Shrek the sheep belonged to a shepherd in New Zealand. He became famous in 2004 when he was found after hiding out in caves for six years. During all that time his fleece grew and grew and grew some more. Typically, sheep are shaved once a year. But not Shrek. He was hiding, staying away from the shepherd, struggling through on his own. He was found in April of 2004, and a few weeks later was shorn by a professional sheep shearer in about twenty minutes, and the shearing was broadcast on national television in New Zealand. His fleece weighed sixty pounds and contained enough wool to make suits for twenty men. Most sheep have a fleece weighing just under ten pounds. For all those years, Shrek carried that ever increasing weight around with him, and that weight got bigger and heavier and filthier each and every day. Simply because he ran away and stayed away from his shepherd.

Shrek the sheep belonged to a shepherd in New Zealand. He became famous in 2004 when he was found after hiding out in caves for six years. During all that time his fleece grew and grew and grew some more. Typically, sheep are shaved once a year. But not Shrek. He was hiding, staying away from the shepherd, struggling through on his own. He was found in April of 2004, and a few weeks later was shorn by a professional sheep shearer in about twenty minutes, and the shearing was broadcast on national television in New Zealand. His fleece weighed sixty pounds and contained enough wool to make suits for twenty men. Most sheep have a fleece weighing just under ten pounds. For all those years, Shrek carried that ever increasing weight around with him, and that weight got bigger and heavier and filthier each and every day. Simply because he ran away and stayed away from his shepherd.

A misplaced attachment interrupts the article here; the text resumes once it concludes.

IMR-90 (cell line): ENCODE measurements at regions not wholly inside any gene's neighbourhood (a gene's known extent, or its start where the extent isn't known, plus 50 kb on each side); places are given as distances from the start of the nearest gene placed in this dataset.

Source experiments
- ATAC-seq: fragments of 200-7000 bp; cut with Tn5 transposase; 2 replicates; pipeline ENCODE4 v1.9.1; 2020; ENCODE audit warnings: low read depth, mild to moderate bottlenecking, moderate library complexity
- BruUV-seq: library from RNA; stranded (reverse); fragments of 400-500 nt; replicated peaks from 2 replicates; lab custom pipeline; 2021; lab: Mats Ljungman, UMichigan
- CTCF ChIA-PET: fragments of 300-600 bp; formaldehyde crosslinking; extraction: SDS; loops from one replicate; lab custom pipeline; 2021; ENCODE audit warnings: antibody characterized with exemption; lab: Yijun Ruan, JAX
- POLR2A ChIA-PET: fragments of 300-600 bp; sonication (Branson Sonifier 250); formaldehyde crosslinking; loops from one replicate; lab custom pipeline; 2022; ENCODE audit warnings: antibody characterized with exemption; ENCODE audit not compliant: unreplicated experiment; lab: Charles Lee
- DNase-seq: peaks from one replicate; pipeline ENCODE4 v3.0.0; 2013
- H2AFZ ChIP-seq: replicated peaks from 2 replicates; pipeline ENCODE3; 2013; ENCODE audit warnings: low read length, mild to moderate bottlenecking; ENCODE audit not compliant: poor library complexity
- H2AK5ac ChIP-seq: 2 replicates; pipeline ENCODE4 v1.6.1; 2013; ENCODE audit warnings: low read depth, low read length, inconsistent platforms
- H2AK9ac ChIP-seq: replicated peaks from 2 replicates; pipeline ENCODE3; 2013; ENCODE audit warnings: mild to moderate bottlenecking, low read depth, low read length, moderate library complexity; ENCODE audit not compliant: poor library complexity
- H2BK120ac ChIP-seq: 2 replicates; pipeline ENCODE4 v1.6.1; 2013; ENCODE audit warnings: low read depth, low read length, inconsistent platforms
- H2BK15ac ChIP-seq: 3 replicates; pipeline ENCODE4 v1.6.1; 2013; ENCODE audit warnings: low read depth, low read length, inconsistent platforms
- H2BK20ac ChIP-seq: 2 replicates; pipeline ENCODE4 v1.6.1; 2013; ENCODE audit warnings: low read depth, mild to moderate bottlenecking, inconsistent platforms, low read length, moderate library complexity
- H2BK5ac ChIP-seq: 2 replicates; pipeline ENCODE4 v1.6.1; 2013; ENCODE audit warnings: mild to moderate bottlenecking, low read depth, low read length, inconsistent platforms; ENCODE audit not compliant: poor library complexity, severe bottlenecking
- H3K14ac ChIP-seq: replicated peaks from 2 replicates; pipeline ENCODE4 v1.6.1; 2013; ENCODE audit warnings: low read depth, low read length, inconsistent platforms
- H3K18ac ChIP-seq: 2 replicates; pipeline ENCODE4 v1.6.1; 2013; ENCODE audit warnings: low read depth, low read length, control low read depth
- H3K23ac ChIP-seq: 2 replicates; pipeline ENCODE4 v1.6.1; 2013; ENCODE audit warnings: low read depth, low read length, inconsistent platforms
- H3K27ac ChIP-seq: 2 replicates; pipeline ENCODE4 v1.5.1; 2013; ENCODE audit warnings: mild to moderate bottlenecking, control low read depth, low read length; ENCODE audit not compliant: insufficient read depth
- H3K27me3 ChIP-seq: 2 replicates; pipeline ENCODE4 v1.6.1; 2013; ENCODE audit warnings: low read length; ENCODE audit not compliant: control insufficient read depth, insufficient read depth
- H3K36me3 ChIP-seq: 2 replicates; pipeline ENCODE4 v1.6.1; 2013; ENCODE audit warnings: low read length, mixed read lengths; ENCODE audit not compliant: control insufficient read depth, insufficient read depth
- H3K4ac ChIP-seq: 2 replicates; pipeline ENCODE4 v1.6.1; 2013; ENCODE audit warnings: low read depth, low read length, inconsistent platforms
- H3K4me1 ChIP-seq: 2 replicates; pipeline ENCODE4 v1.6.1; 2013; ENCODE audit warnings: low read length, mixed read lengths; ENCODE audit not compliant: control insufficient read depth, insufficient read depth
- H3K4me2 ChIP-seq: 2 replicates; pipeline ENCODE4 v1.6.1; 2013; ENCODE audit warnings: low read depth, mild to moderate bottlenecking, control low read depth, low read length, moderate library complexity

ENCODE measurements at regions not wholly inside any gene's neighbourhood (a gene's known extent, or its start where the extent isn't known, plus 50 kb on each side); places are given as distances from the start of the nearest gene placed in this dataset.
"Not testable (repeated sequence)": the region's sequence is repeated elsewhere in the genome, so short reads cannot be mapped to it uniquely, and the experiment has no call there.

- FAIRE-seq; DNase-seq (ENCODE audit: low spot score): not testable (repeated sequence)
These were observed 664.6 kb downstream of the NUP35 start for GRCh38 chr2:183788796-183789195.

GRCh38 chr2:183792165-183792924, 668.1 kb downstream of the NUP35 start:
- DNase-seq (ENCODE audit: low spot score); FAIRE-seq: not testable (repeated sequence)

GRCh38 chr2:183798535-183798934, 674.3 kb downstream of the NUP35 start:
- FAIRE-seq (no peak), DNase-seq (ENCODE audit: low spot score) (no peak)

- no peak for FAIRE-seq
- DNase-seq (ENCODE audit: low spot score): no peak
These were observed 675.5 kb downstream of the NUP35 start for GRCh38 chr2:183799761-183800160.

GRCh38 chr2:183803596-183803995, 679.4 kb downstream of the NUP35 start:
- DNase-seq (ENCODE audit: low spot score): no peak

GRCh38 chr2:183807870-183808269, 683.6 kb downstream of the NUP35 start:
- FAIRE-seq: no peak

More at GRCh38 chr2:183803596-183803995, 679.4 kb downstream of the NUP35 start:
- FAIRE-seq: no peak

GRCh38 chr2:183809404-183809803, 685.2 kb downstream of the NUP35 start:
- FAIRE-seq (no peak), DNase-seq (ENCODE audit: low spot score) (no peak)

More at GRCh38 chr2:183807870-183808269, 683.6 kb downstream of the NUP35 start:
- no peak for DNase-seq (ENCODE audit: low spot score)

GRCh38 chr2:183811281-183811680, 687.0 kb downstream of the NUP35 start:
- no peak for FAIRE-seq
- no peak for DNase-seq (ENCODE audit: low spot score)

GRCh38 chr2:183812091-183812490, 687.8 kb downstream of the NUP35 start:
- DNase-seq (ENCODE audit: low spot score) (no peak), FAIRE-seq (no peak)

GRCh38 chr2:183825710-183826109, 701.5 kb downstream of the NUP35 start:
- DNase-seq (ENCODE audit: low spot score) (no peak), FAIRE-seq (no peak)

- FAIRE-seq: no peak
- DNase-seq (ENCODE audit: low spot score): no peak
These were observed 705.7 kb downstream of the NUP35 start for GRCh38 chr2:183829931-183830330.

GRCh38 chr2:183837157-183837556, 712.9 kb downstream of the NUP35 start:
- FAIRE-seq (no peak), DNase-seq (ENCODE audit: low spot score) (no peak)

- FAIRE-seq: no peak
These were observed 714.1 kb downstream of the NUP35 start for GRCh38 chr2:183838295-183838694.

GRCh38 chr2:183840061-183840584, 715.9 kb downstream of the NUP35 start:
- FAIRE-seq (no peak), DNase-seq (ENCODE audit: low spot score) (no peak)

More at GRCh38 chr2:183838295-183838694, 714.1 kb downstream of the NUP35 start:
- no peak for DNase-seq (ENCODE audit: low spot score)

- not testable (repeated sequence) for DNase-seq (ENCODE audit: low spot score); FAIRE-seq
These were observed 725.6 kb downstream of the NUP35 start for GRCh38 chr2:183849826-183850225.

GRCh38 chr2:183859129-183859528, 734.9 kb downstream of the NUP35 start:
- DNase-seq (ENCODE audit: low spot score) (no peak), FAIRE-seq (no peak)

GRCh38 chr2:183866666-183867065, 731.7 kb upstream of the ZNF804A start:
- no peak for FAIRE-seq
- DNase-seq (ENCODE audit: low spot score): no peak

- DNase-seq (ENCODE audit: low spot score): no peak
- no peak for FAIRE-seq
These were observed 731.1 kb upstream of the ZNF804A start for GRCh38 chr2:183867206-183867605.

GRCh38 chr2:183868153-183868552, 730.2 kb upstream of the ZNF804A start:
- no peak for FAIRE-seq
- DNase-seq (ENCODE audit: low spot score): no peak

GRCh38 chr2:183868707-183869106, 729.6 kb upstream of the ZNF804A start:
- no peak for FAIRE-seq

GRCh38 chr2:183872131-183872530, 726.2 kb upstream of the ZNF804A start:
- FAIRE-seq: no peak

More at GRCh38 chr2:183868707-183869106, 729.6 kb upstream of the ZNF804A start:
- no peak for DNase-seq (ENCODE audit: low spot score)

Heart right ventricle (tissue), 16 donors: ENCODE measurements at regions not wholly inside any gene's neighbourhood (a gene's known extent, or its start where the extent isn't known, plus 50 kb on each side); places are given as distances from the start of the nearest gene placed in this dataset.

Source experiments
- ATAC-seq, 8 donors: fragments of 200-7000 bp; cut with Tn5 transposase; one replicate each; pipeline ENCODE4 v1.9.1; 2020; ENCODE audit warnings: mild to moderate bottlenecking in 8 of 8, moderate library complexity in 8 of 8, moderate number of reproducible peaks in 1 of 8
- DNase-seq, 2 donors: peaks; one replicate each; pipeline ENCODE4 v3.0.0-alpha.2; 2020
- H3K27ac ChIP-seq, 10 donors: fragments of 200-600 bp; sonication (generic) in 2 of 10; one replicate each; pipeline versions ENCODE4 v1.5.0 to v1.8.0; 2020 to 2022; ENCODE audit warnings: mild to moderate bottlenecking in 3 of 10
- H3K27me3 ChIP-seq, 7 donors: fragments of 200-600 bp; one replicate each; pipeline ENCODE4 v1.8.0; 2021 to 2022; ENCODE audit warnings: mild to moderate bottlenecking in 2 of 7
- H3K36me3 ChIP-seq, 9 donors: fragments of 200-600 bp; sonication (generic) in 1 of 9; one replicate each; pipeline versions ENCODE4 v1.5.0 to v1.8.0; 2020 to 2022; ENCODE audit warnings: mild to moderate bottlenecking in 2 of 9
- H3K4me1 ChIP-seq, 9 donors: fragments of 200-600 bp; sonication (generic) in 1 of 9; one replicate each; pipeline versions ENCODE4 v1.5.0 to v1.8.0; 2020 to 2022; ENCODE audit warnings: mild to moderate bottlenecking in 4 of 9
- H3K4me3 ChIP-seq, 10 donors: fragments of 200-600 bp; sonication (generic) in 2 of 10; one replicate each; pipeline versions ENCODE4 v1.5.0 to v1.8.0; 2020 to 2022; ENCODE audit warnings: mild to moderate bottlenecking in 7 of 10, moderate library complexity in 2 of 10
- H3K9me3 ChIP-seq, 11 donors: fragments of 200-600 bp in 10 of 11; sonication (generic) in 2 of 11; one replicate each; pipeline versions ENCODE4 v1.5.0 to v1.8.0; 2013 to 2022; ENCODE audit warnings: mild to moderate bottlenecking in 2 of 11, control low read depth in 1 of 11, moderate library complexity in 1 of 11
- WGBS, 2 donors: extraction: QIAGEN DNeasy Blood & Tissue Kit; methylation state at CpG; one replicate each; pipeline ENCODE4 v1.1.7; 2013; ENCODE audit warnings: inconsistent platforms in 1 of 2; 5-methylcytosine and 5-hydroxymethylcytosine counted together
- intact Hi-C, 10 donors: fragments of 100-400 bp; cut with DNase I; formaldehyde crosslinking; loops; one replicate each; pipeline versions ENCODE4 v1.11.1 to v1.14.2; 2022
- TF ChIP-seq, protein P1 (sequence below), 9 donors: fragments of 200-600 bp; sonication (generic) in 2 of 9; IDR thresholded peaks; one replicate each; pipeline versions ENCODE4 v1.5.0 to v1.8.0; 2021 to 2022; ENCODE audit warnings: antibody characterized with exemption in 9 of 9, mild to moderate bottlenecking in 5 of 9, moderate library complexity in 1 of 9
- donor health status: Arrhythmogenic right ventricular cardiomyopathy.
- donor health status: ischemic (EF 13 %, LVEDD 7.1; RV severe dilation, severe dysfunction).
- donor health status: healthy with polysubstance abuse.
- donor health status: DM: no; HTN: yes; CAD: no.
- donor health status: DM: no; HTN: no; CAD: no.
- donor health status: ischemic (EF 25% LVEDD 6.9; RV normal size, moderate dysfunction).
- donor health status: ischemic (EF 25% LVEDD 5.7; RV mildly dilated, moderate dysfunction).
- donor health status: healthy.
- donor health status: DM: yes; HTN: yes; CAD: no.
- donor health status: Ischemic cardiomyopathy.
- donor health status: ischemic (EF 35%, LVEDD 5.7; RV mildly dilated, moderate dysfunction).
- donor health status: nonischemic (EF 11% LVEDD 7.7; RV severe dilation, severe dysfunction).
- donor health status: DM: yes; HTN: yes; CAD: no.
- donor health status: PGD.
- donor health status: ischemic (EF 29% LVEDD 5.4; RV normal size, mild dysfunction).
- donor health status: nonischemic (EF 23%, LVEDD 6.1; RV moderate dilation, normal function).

I am the good shepherd. The good shepherd lays down his life for the sheep…I am the good shepherd; I know my sheep and my sheep know me—just as the Father knows me and I know the Father—and I lay down my life for the sheep. (John 10:11, 14-15)


We know that Jesus is the Good Shepherd and we, His followers, are His Sheep. We know that He willingly laid down His life to pay the penalty for all sins. We should know and understand without a doubt that our Shepherd loves us, cares for us, and wants only the best for us.


So then why do we act like Shrek the sheep? We do, you know. What Shrek the sheep did is like a person who is a follower of Jesus but wanders away from Him. We tell ourselves we don’t need Jesus watching over us all the time. We want to do things our own way. We listen to the lies that tell us Jesus is too controlling or His rules are too restrictive. We try to live outside His watchful eye. And that is where we get ourselves into all those messes that we get ourselves into – when we run away from our Good Shepherd.


Another consequence of staying away from the Shepherd is that we accumulate extra weight—a weight we don’t have to bear—the weight of our sin. Just like that sixty extra pounds Shrek carried, when we run away and stay away from the shepherd, we carry around the dirty, filthy, heavy burden of our sin. Shrek had his burden removed when he returned to his shepherd. The same can happen for you and me.


We all, like sheep, have gone astray, each of us has turned to his own way; and the Lord has laid on him the iniquity of us all. (Isaiah 53:6)


Jesus has already paid the debt for us. It was laid on Him. He bore the burden of our sin so that we would not have to carry it around. Christ can lift any burden you carry, if only you stop hiding and running away from Him. He can shave off your ‘fleece,’ your self-imposed burdens.


"Come to Me, all you who are weary and burdened, and I will give you rest. Take My yoke upon you and learn from Me, for I am gentle and humble in heart, and you will find rest for your souls. For My yoke is easy and my burden is light." (Matthew 11:28-30)


God wants to do that for you. In fact, He wants to do that for everyone. It doesn’t matter who you are or what you have done or how long you have been away from Him. If you want to be unburdened, stay close to your Good Shepherd.


Rev. Michael Mattil is pastor of Grace Lutheran Church in Denison.